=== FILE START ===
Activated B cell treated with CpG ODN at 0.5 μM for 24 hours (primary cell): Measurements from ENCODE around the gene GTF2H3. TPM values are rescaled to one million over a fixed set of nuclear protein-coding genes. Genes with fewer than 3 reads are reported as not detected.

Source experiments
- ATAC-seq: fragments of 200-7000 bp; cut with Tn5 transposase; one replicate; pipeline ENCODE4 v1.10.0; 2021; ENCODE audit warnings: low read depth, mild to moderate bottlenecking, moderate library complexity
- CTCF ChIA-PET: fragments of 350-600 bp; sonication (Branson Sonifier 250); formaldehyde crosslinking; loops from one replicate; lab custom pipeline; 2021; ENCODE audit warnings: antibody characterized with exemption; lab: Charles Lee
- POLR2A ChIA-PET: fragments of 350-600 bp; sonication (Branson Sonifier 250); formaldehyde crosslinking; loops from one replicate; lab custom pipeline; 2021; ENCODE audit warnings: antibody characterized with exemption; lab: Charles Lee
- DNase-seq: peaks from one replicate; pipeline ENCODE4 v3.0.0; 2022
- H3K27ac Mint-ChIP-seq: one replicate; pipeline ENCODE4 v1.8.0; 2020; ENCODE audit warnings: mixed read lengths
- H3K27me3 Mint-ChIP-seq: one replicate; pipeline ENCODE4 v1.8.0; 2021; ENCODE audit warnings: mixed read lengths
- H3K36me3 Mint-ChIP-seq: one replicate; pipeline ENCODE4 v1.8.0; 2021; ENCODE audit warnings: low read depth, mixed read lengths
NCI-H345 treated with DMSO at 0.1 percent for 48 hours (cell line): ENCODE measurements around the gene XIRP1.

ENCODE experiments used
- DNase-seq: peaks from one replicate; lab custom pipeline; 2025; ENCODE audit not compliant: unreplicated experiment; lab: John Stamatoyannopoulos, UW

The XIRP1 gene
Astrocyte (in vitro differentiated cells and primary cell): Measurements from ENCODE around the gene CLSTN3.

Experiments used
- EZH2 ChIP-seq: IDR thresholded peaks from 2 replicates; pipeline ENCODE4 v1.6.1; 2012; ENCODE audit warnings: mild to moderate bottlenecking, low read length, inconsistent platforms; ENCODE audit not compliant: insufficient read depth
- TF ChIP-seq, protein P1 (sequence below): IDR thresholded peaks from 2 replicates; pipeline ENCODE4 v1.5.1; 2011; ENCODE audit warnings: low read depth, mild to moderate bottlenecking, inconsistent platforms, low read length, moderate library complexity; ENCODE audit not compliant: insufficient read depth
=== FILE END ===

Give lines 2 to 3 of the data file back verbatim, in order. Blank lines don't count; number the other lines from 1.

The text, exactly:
Source experiments
- ATAC-seq: fragments of 200-7000 bp; cut with Tn5 transposase; one replicate; pipeline ENCODE4 v1.10.0; 2021; ENCODE audit warnings: low read depth, mild to moderate bottlenecking, moderate library complexity